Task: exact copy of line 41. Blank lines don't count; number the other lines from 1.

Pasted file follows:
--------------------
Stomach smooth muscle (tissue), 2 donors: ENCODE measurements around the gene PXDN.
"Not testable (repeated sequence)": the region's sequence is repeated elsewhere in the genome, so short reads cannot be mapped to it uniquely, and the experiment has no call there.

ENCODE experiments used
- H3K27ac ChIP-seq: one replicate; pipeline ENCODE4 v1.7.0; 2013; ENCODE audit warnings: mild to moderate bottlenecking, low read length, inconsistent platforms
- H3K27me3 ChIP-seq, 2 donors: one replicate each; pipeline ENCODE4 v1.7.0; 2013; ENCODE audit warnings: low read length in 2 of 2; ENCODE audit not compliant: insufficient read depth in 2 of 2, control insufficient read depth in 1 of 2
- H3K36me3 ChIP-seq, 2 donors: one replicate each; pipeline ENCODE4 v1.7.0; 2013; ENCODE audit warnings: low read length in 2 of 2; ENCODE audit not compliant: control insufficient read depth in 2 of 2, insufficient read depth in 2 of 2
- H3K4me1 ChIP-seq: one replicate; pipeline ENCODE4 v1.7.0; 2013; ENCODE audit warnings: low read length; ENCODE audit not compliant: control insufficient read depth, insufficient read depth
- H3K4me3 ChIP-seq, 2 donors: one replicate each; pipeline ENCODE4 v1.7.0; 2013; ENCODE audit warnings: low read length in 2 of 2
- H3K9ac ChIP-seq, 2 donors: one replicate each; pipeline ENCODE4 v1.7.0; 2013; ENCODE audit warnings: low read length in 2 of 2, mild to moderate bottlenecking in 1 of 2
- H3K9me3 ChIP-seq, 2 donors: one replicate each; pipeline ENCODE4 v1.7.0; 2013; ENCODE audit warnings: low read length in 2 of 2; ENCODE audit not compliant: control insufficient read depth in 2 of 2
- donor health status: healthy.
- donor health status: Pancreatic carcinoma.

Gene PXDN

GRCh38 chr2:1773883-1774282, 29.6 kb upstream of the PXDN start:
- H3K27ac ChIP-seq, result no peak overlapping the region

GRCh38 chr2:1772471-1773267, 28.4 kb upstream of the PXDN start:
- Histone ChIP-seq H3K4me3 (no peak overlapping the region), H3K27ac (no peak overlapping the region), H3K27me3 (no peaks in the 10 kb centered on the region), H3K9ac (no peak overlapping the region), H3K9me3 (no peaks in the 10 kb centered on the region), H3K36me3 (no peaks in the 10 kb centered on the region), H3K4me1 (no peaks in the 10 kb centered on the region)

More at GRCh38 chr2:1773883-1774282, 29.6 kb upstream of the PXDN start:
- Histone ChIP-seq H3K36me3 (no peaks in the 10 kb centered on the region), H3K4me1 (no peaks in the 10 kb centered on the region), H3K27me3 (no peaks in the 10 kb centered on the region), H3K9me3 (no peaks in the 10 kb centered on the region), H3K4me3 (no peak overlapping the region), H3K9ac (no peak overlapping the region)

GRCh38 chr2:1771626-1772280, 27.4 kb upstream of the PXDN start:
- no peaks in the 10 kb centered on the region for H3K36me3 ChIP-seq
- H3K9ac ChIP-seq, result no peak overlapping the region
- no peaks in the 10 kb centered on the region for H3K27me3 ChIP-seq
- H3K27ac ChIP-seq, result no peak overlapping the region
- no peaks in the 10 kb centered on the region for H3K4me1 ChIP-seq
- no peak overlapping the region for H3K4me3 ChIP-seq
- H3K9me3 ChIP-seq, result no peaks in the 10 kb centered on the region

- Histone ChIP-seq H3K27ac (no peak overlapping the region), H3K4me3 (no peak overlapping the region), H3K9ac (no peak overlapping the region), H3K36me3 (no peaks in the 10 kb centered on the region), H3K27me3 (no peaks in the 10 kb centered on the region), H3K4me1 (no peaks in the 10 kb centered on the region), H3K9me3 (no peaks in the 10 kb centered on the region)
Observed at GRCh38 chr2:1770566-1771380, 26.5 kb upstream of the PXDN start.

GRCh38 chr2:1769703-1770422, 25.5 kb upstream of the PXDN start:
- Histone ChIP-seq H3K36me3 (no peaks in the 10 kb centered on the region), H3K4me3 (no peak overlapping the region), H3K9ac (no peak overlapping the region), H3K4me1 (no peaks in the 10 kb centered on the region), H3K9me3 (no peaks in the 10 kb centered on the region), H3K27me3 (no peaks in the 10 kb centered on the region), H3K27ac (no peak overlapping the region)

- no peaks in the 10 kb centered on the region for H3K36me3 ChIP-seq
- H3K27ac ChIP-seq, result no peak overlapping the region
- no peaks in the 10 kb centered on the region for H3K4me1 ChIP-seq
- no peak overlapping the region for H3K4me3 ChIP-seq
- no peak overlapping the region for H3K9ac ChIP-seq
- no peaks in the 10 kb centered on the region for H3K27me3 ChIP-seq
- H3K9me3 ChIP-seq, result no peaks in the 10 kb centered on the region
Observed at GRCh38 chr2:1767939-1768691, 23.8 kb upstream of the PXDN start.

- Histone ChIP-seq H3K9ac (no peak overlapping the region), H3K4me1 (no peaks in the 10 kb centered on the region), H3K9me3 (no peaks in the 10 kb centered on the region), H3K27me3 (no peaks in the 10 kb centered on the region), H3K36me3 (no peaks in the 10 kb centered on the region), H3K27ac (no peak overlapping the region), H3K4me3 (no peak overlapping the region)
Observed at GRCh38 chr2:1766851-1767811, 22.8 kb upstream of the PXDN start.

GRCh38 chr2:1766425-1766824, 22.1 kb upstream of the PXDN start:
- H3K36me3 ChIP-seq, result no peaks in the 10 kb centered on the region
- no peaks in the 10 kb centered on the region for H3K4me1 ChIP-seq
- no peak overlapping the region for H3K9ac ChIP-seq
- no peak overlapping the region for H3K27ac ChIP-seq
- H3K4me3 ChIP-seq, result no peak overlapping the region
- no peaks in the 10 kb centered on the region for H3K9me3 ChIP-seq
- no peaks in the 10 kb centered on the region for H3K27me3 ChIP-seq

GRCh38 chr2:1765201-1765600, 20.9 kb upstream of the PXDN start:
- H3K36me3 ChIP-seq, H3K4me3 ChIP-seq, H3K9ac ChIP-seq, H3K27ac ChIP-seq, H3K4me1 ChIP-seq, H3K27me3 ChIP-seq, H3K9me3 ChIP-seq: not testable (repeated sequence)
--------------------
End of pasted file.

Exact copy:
Observed at GRCh38 chr2:1766851-1767811, 22.8 kb upstream of the PXDN start.